Everything you said was very true!  Regarding the two shorelines that border The Strait, communication is indeed huge because without it both partners are working from and making decisions based on assumptions (which may not reflect their partners’ real thoughts or feelings at all).

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nanogretchen4

You say that sexual incompatibility is the only problem in your marriage, and that everything else is great, including the trust. You also mention that your wife threatened you with an ugly custody battle in the event of divorce. Let's stop and think about that. An amicable divorce with a good coparenting arrangement is clearly what would be better for the kids unless you are a totally unfit parent. If she thinks you are a totally unfit parent, she should be divorcing you immediately for the children's sake, not trying to use your children to keep you trapped in the marriage. We can hope that she is only bluffing and actually cares what is best for her kids. But I don't think you should rely entirely on hope here. I think you should immediately and discreetly research divorce and custody laws in your area. Make sure you know of a good divorce attorney that you can hire if needed. Also research arbitration options. That way in the event of a divorce you can start by proposing an uncontested divorce with joint custody, yet be prepared to protect your interests and the interests of your kids if it comes down to a legal battle.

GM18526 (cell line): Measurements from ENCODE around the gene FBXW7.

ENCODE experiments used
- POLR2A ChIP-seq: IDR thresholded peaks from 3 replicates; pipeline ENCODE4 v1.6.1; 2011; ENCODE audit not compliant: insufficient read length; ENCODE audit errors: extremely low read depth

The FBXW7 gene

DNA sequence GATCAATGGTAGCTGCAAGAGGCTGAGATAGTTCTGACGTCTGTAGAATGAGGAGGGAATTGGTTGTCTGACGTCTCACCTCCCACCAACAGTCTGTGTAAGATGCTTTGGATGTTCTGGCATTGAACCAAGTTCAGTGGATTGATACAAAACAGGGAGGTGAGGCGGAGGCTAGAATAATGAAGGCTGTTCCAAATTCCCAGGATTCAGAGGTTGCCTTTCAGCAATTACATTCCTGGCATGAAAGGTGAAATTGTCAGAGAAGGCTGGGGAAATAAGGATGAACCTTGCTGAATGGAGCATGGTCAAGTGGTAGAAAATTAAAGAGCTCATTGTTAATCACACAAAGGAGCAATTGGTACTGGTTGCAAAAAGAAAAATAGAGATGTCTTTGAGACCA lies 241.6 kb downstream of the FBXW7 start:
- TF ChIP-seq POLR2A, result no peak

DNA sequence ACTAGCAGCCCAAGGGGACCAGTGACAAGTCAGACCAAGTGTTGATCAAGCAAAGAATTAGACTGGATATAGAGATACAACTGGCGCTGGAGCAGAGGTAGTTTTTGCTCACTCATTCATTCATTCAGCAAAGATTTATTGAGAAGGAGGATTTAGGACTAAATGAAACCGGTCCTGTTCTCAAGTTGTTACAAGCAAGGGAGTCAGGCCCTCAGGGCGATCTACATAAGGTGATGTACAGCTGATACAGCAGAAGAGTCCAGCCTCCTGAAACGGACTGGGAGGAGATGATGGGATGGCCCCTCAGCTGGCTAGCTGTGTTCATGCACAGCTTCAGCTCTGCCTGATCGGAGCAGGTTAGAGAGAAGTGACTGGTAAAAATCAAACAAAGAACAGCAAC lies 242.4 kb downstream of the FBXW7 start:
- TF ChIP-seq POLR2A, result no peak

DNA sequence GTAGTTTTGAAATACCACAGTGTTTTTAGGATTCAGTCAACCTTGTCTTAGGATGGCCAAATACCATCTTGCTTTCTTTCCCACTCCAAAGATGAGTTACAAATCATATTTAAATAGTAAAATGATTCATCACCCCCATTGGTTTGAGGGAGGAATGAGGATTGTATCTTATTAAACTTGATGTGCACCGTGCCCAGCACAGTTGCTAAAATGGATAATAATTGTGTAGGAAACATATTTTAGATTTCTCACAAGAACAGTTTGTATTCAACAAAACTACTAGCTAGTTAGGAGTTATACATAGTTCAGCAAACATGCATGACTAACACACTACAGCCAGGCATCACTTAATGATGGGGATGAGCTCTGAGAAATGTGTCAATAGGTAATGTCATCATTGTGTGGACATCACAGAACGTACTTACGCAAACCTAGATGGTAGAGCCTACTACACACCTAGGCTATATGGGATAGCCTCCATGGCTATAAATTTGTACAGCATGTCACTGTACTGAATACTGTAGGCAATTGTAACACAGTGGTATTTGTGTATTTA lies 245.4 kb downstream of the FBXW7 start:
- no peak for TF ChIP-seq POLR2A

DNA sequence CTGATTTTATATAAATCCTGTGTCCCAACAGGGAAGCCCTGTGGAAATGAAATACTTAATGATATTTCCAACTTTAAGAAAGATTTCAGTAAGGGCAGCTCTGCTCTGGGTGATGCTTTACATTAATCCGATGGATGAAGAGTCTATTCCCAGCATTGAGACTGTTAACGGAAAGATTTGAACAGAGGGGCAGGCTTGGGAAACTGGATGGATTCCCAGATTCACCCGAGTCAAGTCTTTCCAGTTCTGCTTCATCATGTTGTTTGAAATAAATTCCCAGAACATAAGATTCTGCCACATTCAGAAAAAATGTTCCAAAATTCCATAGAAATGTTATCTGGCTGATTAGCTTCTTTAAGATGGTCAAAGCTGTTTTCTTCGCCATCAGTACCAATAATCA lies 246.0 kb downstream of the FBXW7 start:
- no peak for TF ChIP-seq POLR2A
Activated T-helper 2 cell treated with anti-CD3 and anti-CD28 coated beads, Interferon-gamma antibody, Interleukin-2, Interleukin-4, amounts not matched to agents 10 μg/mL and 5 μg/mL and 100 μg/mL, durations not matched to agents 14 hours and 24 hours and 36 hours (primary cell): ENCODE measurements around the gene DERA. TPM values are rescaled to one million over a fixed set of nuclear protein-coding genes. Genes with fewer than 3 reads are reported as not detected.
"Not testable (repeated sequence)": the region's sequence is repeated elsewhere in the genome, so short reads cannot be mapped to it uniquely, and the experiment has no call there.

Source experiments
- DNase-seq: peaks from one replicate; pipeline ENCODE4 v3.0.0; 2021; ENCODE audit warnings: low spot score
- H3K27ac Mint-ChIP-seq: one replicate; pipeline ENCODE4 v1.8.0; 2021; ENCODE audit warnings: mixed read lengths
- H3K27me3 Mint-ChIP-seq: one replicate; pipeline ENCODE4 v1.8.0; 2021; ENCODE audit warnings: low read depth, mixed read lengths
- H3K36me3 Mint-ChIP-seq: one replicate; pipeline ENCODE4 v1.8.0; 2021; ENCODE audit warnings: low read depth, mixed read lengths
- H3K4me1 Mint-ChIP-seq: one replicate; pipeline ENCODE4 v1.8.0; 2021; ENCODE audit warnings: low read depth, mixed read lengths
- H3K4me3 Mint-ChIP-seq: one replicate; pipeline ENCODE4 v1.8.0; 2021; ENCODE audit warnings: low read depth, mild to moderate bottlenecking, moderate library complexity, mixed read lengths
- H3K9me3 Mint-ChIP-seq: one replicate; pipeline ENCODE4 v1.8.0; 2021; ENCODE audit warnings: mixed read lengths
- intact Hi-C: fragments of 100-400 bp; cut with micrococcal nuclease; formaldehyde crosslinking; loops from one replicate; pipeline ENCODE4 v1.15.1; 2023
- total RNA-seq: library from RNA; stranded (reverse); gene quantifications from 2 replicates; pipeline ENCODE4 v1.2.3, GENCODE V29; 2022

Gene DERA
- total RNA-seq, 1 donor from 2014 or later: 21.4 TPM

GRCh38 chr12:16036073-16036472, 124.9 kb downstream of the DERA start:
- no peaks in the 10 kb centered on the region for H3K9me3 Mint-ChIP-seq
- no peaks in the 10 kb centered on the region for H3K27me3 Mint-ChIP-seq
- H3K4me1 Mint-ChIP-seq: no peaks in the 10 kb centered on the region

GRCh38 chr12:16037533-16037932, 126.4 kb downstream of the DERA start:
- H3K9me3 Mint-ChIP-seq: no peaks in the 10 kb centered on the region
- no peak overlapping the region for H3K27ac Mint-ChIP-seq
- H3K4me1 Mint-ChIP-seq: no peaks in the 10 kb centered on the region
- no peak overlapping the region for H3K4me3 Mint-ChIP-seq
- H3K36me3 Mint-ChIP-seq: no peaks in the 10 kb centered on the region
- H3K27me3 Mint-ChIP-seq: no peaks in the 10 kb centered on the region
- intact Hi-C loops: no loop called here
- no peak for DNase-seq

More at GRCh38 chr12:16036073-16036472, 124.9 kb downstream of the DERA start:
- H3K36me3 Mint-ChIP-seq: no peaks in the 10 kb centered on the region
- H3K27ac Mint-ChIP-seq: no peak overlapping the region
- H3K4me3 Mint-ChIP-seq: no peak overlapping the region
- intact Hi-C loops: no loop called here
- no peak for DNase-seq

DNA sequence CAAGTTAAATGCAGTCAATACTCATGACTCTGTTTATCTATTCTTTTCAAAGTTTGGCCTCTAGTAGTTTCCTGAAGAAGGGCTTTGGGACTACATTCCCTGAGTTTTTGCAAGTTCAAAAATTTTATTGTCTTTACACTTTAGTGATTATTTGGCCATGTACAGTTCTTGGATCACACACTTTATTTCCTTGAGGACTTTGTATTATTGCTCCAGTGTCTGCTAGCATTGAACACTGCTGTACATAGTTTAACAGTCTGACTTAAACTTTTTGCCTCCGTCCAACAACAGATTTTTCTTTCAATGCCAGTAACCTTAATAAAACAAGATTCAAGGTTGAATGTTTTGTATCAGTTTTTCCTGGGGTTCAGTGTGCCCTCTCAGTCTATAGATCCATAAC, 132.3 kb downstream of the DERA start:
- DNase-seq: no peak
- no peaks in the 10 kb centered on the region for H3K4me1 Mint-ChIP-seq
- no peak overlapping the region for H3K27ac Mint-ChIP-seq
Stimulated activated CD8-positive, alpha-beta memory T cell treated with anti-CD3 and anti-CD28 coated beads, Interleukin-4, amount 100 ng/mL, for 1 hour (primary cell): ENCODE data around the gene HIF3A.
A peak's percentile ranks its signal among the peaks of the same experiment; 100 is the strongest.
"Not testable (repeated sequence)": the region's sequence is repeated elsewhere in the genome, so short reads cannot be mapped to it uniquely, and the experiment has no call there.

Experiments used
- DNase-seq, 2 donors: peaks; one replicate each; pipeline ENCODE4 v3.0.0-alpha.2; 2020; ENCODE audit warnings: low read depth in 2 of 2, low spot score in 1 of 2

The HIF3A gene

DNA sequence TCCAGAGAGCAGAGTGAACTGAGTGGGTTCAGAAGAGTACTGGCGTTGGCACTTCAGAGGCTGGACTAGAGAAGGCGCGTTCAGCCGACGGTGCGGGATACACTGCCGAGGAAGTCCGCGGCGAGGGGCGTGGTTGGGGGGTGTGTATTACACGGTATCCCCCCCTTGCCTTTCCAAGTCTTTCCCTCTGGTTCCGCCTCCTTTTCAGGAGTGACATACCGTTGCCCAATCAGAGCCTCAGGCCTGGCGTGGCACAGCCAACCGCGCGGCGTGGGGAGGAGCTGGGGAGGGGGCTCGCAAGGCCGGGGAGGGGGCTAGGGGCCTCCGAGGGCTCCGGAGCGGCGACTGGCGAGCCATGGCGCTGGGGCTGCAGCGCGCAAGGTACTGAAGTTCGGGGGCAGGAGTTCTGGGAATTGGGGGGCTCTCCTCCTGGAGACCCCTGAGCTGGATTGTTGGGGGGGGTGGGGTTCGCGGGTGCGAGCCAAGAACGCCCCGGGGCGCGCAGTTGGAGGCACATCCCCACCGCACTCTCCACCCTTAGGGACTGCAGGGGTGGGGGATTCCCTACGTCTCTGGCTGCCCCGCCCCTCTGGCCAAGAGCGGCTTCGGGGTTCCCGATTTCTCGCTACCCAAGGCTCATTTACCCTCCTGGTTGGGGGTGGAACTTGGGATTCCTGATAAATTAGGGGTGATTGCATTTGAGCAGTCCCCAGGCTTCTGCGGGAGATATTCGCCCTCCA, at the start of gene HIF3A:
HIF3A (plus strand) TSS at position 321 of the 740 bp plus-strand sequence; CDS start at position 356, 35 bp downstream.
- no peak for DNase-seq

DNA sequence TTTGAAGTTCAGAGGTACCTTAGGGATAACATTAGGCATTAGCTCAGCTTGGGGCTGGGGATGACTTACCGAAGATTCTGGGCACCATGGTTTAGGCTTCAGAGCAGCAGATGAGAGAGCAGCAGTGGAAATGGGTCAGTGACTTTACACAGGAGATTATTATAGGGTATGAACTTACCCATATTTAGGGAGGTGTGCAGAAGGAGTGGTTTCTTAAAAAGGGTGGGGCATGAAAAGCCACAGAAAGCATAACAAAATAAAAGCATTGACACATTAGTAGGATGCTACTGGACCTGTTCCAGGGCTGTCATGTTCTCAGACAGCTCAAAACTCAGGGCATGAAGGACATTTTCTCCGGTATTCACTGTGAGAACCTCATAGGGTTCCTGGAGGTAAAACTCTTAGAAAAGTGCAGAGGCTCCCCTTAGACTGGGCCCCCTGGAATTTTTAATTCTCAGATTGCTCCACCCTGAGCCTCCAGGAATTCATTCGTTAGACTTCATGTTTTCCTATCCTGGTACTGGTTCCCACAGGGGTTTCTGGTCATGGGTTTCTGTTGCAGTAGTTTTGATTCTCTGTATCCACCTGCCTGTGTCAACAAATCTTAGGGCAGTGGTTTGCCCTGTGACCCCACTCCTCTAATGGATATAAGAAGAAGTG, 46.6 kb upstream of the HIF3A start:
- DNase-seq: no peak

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Traveler40
3 hours ago, nanogretchen4 said: